DSCN7431.JPG [ 4.28 MiB | Viewed 444 times ]
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 Post subject: Re: need help restoring a HMV 102e
PostPosted: Mon Nov 15, 2010 11:21 am 
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Victor VI
I have good days...this might not be one of them
Joined: Wed Jan 07, 2009 5:23 pm
Posts: 3759
Location: Albany NY
Agggh- sandpaper!

Well, you've already used it and the arm does look better, but finish the cleaning with the finest grade steel wool, then metal polish. I'm not certain you'll be able to get a mirror finish like the original but it will look good.


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 Post subject: Re: need help restoring a HMV 102e
PostPosted: Wed Nov 17, 2010 2:27 am 
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Victor V
Joined: Wed Jan 07, 2009 4:21 pm
Posts: 2507
I'd definately avoid using sandpaper on any of the other parts. The chrome is pretty tough, but not that tough, and the plating on other parts is usual thinner than what was applied to the tonearm.
If fine steelwool & metal polish aren't working too well, it might be worth getting a rust converter that contains phosphoric acid. Phosphoric acid is a food grade acid (it's the stuff they put in coca-cola that strips tarnish off pennies), so it's not particularly dangerous to work with, & it's not stong enough to do any damage to the plating. I just paint it on, wait a few minutes & rinse it off, and any rust or corrosion will rinse off with it.
The tonearm certainly looks 100% better now though. It may not be as perfect as replating, but it's more than exceptible imo.


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 Post subject: Re: need help restoring a HMV 102e
PostPosted: Wed Nov 17, 2010 9:40 am 
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Victor V
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Joined: Thu Jan 08, 2009 12:01 pm
Posts: 2117
Location: Allentown, Pennsylvania
Don't know precisely what "ptjw" means by "sandpaper." Emery paper, 400 or preferably 600 grit, will not scratch. Fine (0000) steel wool first; if that's not effective, then the 600 emery . Either way, no scratch marks. Consider a coat of paste wax to preserve the shine.


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 Post subject: Re: need help restoring a HMV 102e
PostPosted: Wed Nov 17, 2010 10:34 am 
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Victor Jr
Joined: Wed Nov 10, 2010 9:54 am
Posts: 39
sandpaper might have been a bad choice in hindsight now because the arm is quite scratched all over, perhaps i used too coarse a grit ...going to look for some 2000-5000 grit sandpaper to try and polish it out...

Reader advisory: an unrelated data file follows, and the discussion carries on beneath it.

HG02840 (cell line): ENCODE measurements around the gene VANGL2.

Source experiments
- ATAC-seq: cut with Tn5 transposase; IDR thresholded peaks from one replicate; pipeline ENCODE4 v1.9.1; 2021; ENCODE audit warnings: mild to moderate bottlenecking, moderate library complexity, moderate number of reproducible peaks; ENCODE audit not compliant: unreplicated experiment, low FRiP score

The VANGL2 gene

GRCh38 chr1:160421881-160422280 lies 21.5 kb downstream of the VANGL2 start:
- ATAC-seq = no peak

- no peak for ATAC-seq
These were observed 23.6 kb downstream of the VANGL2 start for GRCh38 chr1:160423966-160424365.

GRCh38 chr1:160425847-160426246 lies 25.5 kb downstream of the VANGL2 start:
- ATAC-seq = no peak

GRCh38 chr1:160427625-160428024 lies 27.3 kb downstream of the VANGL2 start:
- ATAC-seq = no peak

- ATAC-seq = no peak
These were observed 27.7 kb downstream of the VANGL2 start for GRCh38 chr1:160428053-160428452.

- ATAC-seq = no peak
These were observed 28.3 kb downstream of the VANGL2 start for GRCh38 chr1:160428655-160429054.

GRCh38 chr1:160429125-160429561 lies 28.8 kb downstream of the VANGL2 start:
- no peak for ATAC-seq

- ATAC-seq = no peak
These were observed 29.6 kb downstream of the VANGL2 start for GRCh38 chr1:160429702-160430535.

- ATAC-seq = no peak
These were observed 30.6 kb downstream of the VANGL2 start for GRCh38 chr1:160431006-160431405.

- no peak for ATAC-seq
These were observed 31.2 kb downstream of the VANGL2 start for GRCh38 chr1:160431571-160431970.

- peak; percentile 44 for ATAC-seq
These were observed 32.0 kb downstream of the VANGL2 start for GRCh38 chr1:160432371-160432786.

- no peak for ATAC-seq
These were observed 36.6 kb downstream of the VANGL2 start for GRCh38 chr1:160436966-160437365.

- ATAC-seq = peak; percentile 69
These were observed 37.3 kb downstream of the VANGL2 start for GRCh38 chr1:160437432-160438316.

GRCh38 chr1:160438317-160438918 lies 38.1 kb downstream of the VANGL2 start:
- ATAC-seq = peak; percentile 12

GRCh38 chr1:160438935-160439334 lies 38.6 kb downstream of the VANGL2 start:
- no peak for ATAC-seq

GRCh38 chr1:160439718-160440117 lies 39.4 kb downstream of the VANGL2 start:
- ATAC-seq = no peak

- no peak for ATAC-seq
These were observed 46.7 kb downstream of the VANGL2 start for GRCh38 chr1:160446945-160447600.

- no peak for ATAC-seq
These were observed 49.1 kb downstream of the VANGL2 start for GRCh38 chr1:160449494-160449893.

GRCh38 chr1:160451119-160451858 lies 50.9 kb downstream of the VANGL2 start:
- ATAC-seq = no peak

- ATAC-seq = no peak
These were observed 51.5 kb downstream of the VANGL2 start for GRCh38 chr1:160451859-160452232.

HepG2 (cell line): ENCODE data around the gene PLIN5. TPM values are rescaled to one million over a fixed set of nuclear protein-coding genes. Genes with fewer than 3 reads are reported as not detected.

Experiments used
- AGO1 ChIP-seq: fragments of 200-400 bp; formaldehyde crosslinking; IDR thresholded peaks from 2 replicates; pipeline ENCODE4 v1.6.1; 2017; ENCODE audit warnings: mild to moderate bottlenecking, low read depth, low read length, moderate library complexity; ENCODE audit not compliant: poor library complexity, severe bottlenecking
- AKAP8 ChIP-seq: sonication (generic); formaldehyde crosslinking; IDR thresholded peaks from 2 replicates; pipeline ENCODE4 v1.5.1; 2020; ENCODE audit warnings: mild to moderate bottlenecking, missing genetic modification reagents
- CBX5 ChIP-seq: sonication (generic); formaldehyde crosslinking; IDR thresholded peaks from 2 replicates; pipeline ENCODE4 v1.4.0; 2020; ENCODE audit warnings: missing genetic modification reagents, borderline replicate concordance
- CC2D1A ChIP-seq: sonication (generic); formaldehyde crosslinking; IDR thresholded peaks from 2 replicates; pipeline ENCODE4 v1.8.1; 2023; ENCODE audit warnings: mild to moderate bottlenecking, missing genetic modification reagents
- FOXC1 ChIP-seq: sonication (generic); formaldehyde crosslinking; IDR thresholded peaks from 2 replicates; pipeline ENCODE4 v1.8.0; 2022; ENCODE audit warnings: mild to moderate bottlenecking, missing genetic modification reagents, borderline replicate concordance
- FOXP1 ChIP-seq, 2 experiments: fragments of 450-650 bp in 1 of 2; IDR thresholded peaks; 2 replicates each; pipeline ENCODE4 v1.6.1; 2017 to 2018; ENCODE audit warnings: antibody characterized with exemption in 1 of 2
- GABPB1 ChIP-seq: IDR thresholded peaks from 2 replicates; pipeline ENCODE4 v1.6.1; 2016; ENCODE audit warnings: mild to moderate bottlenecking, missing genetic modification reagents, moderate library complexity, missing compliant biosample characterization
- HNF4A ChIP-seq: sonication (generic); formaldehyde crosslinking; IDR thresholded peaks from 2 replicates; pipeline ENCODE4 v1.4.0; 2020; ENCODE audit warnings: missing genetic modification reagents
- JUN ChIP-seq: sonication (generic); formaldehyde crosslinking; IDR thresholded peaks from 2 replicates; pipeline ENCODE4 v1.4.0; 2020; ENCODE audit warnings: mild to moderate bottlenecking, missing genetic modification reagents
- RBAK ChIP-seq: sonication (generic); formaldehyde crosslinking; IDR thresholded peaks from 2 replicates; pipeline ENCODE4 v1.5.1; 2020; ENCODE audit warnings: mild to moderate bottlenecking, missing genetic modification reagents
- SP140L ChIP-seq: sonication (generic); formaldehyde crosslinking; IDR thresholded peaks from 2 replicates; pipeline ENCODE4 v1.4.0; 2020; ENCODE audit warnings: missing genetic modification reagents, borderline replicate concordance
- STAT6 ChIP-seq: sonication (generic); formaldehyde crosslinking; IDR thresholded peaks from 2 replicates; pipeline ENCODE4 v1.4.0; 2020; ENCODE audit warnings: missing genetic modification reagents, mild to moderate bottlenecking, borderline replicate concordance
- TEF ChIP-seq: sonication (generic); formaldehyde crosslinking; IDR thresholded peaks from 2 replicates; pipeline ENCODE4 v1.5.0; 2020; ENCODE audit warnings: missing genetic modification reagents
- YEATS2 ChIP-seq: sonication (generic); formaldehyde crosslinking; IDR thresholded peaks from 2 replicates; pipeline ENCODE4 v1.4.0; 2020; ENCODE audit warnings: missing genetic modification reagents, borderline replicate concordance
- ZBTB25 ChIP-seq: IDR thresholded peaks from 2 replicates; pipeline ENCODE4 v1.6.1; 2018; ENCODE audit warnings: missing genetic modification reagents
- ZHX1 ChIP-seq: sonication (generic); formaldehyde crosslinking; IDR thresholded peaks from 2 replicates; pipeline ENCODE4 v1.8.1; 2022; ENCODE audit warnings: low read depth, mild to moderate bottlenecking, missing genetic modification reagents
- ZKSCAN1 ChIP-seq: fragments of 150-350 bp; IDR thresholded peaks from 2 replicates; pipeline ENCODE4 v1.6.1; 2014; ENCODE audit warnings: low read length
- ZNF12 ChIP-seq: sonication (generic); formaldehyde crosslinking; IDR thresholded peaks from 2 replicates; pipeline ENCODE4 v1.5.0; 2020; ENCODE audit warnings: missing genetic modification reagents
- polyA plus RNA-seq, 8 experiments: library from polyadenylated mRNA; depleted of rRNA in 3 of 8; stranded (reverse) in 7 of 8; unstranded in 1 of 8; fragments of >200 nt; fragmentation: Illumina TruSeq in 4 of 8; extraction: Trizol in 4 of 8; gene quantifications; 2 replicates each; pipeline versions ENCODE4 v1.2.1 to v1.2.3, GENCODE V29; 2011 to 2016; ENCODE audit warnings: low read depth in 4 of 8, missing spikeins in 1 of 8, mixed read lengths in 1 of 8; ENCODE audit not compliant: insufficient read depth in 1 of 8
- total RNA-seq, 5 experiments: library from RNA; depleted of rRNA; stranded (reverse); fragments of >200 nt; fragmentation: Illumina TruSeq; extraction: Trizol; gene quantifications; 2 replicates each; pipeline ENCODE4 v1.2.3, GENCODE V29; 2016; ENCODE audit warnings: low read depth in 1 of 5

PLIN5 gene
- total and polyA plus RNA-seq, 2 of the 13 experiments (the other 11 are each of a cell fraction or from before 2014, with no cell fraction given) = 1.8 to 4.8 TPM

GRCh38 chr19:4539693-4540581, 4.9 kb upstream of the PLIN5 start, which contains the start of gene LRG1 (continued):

to be fair the arm was REALLY corroded...the chrome is pitted and flaked away below the arm and i had to scratch the rust away...i can see the bronze-tin color through the small pits in the chrome so i guess its a good thing that i got all the corrosion away for now.

i hope that really really fine abrasive paper would bring some shine back and get rid of most of the scratches if not all of them!!

i tried removing the metal plates of the speed indicator and the auto brake (the ones that say fast-slow and autobrake on/off) by removing the screws but the screws are so rusted up that they won't budge an inch. i tried spraying a tad of WD-40 on them and they still won't give, so i just polished the plates right there on the gramophone.

this machine has been left unused for nearly a decade, and the average humidity of 90%++ in Singapore didn't do much to help it's condition so i guess i'll have to just try my best to clean this machine up knowing that i can never get it to look as pristine as it once was :roll:


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 Post subject: Re: need help restoring a HMV 102e
PostPosted: Wed Nov 17, 2010 12:18 pm 
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Victor V
Joined: Wed Jan 07, 2009 4:21 pm
Posts: 2507
Jf you have access to a bench grinder with a buffing wheel, they can sometime work wonders with removing small scratches too.


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 Post subject: Re: need help restoring a HMV 102e
PostPosted: Wed Nov 17, 2010 12:55 pm 
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Victor V
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Joined: Thu Jan 08, 2009 12:01 pm
Posts: 2117
Location: Allentown, Pennsylvania
The 600 grit emery "paper" is also referred to as "wet-or-dry" paper. Used wet (water) it's a little messy, but may give better results. I've polished scratches out of watch crystals with 600 wet, followed by toothpaste (Crest or Colgate's) applied with a wet thumb, so I'm thinking this might work well on plated surfaces too.